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Following on from the transport of the living quarters, Dockwise Vanguard firstly has to carry out the horizontal transport of the spar hull from the yard in Korea to the fjord near Stavanger. This hull will be upended and submerged (the spar hull will have a free- board of 6 m when ‘ready for mating’ with the topside and will eventually be submerged 198 m) by Technip and installed in an anchor spread to fix it to the seabed. The hull is then ready to accommodate the topside. Dockwise will then carry out the next phase and transport the topside from South Korea. Dockwise’ new vessel and one of the larg- est in its fleet, White Marlin, will carry out this transport and then the topside will be installed on the hull.


Hans Bosch (left) and Bas Polkamp (right) W


ith a length of 198 m, diameter of 50 m and operating displacement of approximately


150,000MT, the Aasta Hansteen platform will be the world’s largest spar hull and the first of its kind on the Norwegian Continental Shelf. The Statoil operated platform is a spar-FPSO with gas production through SCR risers and 25,000m3 of storage capacity for condensate. The Aasta Hansteen gas field is owned by Statoil, together with Conoco- Phillips, OMV (Norge) and Wintershall.


Being built at Hyundai Heavy Industries (HHI) in South Korea, the platform is set to be transported by two of the world’s largest heavy-lift carriers, the Dockwise Vanguard (spar) and Dockwise White Marlin (topside), and installed in water depths of more than 1,300 m.


Bas Polkamp, Dockwise Senior Project Manager and Towmaster Captain Hans Bosch, outline the importance of simulation exercises, especially for the intricate catamaran float-over operation.


Aasta Hansteen has to be one of the most complex offshore projects ever carried out, pushing the boundaries in every sense. The topside (100 x 50 x56 m) alone weighs 25,000MT, while the spar hull weighs 47,000MT and is 198 m long and 50 m wide. Additionally, the location itself is in challenging waters, with depths of a staggering 1,300 m plus. The 52,183MT Dockwise Vanguard is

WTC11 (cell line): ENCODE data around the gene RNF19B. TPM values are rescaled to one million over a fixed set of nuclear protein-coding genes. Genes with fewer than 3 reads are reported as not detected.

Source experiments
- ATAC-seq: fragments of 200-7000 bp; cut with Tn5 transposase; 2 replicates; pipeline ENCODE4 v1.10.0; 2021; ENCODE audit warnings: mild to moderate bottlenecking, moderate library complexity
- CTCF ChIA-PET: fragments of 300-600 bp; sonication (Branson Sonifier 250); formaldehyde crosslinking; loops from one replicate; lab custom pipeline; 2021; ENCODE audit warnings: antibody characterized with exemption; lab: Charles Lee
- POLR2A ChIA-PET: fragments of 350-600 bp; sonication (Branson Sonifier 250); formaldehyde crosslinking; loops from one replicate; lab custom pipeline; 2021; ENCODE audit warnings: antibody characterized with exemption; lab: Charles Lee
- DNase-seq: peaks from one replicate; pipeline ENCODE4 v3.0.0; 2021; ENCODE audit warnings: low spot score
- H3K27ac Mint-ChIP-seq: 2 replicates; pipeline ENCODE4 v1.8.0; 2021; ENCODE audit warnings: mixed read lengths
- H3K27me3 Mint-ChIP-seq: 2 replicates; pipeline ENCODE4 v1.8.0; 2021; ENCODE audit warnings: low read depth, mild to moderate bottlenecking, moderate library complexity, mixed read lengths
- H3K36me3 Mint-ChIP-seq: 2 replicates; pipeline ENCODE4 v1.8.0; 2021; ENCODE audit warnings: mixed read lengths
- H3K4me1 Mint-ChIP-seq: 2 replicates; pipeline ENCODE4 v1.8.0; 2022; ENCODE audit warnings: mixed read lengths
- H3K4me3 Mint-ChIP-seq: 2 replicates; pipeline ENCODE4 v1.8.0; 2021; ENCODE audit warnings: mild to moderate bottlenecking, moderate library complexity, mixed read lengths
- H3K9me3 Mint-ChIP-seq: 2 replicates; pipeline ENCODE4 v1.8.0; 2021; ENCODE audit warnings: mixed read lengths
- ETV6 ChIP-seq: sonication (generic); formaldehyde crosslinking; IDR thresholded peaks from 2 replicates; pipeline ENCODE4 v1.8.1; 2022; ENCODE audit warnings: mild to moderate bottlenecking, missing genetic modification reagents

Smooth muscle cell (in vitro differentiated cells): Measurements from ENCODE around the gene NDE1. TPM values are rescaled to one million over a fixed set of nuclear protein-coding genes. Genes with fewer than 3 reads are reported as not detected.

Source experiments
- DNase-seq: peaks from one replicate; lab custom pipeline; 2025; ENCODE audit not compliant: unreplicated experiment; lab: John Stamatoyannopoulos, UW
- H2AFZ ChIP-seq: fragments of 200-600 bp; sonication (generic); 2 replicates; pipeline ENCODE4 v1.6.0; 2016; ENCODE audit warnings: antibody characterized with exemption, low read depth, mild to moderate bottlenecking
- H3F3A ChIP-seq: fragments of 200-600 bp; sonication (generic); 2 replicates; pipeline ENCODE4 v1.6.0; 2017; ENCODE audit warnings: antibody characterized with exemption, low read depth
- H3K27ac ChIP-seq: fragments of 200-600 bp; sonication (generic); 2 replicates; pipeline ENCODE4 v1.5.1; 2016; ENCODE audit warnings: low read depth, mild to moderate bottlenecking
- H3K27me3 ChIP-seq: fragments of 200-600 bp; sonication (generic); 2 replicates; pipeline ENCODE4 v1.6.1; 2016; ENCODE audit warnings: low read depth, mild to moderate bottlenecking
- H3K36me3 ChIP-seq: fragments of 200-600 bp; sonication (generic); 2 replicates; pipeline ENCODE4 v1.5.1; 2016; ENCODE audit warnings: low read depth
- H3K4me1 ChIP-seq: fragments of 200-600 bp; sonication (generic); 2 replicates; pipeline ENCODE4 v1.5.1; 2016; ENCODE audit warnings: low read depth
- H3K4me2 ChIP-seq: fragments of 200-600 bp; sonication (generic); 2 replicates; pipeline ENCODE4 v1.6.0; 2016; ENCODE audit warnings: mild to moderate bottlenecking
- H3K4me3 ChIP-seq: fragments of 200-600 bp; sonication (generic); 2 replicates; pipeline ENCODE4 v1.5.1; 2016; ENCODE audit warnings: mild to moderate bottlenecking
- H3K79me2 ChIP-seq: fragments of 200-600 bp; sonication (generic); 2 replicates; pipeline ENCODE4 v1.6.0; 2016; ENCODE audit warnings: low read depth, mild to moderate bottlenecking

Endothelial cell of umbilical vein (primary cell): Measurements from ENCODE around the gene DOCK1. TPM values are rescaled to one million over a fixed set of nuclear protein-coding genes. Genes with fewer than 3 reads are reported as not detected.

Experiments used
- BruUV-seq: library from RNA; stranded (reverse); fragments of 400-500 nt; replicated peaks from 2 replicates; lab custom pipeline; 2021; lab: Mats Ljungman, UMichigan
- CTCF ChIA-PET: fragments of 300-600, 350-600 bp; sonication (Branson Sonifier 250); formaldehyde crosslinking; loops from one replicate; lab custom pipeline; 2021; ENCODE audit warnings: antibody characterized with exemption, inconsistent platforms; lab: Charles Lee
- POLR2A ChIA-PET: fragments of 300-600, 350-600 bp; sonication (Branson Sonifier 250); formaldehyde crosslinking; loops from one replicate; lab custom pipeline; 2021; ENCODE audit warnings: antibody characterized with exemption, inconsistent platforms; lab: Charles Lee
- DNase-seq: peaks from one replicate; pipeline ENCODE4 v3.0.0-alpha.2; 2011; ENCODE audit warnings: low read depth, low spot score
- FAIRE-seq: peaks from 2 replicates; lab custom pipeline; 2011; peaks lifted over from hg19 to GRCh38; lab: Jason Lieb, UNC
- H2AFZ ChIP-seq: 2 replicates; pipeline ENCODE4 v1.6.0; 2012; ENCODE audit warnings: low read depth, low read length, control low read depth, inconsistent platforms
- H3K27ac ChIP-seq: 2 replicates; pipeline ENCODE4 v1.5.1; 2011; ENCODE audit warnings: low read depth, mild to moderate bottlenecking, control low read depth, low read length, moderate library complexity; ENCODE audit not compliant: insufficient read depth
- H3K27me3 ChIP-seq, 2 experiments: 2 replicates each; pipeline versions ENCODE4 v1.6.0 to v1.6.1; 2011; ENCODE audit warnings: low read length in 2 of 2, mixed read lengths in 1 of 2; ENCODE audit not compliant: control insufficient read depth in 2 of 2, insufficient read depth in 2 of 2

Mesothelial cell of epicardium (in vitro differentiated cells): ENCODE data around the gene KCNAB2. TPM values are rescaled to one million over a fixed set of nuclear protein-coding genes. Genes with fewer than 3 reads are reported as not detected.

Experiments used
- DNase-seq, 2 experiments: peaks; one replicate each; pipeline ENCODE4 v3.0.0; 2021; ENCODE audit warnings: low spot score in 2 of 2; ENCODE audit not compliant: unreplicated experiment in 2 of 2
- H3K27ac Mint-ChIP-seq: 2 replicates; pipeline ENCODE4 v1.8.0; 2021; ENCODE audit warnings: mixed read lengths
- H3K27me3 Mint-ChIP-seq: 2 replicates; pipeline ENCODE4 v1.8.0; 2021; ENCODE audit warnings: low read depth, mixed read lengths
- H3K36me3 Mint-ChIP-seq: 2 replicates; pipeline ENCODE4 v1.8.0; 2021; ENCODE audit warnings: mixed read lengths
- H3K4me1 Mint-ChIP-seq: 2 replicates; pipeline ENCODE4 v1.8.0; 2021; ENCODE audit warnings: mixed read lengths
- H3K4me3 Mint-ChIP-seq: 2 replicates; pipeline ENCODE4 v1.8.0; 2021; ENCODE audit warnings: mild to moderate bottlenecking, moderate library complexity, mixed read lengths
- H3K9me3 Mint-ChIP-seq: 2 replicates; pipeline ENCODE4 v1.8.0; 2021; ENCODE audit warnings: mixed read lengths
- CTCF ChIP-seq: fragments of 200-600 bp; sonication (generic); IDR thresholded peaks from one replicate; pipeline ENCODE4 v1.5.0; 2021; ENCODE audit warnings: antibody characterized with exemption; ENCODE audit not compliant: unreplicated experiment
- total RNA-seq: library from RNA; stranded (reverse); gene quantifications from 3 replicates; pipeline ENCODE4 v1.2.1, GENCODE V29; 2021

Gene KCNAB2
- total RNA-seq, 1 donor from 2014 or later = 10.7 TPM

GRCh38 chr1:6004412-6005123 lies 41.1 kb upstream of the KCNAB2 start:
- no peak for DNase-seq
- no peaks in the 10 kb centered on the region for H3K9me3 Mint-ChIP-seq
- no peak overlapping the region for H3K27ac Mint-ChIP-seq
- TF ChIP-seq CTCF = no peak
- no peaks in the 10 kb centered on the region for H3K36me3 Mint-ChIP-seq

also a unique vessel and has been designed to be able to handle a spar hull in a horizontal position.


Unimaginable forces Mr Polkamp explains that Dockwise’s core activity involves moving large production platforms or floating structures using its fleet of semi-submersible transport vessels and installing large topside facilities on fixed jackets and floating structures so it is well used to handling these immense structures. But despite decades of experience, this project is still in a league of its own.


“Given the huge structure, moving and installing it involves almost unimaginable forces. And when it comes to installation, the sea state, currents, wind and waves are major factors and this makes the need for simulation exercises an absolute necessity.” He explains how the T&I will be carried out. A key part of the project is the catamaran operation, and although Dockwise has performed this delicate procedure in the past, the Aasta Hansteen takes it to another level. Dockwise has to transport both the topside and spar hull to an inshore location near Stavanger, Norway and combine the two elements in a state-of-the-art float-over operation. “The location was chosen because the fjord gives protection against swell, waves and other environmental actions and at the same time provides sufficient depth for the spar hull.” As well as this, Dockwise has to transport the living quarters from the Netherlands to Ulsan, South Korea.


Topside mating operation However, because Dockwise cannot sail its ship over the spar hull, an alternative approach had to be designed for the installation of the topside. “We will be using two of our smaller, Swan (S-Class) vessels. Large steel nodes will be mounted on the topside and once White Marlin arrives in Norway with the topside, the two S-Class vessels will manoeuvre alongside. The two vessels will have been fitted with four enormous support structures for the nodes, which include leg mating units. They are tailored precisely to manage the weight of the topside and the prevailing dynamic of wind, weather, waves and currents.”


Once the two ships have been positioned either side of the White Marlin, they are raised and Dockwise will retract the White Marlin to create the ‘catamaran configuration’ by ballasting the White Marlin down and the two Swan Class vessels up. This results in a catamaran structure with the topside linking the two hulls. Dockwise then deploys tugs to move the topside into position above the spar hull and couple them together. “Although this is not the first time we have deployed this catamaran configuration, it is the first time we have been doing it with such a huge 25,000MT unit,” stresses Mr Polkamp.


12 vessels Captain Bosch explains that some 12 vessels will be involved, including the Dockwise Vanguard, two Swan Class, White Marlin and then four tugs will be rigidly connected and two auxiliary tugs will assist, alongside smaller line handlers and personnel transfer vessels.


report 7


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